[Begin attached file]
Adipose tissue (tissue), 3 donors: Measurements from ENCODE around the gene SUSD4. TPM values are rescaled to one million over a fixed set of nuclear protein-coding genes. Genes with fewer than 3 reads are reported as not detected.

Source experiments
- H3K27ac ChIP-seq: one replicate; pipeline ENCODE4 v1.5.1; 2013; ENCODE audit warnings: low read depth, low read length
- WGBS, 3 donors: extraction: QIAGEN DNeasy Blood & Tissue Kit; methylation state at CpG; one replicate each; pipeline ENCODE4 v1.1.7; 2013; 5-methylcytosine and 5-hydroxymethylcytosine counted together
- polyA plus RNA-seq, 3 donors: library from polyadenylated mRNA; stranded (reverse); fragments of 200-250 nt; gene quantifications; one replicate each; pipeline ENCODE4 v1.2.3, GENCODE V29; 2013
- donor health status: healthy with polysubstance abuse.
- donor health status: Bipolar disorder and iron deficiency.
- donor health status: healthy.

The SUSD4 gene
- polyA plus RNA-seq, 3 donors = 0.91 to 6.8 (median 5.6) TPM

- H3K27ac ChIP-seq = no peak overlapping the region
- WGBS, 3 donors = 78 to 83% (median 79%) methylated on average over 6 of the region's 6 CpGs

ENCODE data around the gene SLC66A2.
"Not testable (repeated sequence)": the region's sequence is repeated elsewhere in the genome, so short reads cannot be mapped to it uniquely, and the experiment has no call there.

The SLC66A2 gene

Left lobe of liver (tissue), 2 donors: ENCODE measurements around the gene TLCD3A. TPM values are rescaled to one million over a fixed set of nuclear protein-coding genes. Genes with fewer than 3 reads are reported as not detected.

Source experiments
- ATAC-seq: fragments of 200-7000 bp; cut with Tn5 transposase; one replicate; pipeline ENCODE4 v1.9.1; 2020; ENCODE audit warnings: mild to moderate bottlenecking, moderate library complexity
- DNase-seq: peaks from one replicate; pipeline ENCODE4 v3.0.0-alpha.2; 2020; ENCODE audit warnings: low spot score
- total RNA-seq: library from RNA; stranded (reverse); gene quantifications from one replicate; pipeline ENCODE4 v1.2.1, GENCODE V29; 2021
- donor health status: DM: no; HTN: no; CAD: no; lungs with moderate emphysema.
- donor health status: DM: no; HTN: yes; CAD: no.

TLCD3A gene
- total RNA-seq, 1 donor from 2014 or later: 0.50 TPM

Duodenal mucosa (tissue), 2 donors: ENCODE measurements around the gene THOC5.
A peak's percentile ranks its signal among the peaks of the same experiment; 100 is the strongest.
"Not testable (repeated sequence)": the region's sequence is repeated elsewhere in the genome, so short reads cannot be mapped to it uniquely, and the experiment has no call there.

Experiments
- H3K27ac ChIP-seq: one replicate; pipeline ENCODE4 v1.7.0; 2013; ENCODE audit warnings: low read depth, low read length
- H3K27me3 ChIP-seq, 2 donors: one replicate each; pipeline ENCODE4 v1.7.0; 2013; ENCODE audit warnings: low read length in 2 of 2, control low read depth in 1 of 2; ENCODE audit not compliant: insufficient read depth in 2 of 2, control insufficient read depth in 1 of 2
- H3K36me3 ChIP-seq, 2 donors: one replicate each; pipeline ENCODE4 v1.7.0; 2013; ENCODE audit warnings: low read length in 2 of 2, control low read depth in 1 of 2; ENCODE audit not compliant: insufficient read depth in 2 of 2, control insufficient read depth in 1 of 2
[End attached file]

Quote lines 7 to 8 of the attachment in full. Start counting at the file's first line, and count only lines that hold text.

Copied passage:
- donor health status: Bipolar disorder and iron deficiency.
- donor health status: healthy.